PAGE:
Thursday, June 16, 2016

Day trails offer look into RMNP’s geology

Longs Peak at Rocky Mountain National Park. Courtesy of Wikipedia.
Day hikers can explore the complex geology of Rocky Mountain National Park via several excellent trails.

The park’s geology began about a billion years ago when molten lava formed large amounts of granite in what is now Colorado. About 500 million years ago, the land begin to sink and fill with sediment, forming several rock strata.

Then, some 300 million years ago, the land rebounded. A range known as the Ancestral Rocky Mountains formed. It eroded over a period of 150 million years, covering its stubs in its own sediment. A series of erosion and sandstone/shale formation occurred over the next 220 million years.

The Front Range of the park formed between 80 million and 40 million years ago during the Laramide Orogeny. At that time, two tectonic plates – the Kula and the Farallon – collided with North America’s western coast. As those plates slid under North America, rock set down over the previous billion years bunched up and wrinkled; those “wrinkles” are the mountains we now see.

Immediately after being thrust upward, the park and the rest of the Rockies looked much different than today, as it was a plateau more than 19,000 feet high. Then about 60 million years ago, this plateau began to erode, forming valleys and summits. The peaks today mostly top out in the 14,000-feet range, about a mile lower than the plateau. Hikers can see one of the Front Range’s most prominent 14ers, Longs Peak, via the Bluebird Lake Trail.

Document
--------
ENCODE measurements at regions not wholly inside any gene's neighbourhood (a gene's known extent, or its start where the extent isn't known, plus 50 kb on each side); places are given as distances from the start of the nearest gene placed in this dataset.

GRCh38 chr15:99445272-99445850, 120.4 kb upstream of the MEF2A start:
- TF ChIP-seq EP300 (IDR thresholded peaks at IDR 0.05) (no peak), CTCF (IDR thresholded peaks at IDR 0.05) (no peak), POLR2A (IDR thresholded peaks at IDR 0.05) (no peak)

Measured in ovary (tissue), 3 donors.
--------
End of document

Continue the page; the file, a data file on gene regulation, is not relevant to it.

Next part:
Periods of glaciation that started about 1.8 million years ago deeply shaped the park and Rockies into the landscape we know today. U-shaped valleys as well as cirques (concave-shaped valleys) are signs of past glaciers in the area. The last ice age ended around 11,000 years ago, though remnants of some glaciers still remain. One easy and scenic route to see how glaciers shaped the park is the Alberta Falls Trail, where a waterfalls tumbles over a creek that runs from a gorge created by a glacier. You actually can enter that gorge via the Mills Lake Trail.

Learn more about national park day hiking trails in my Best Sights to See at America’s National Parks guidebook.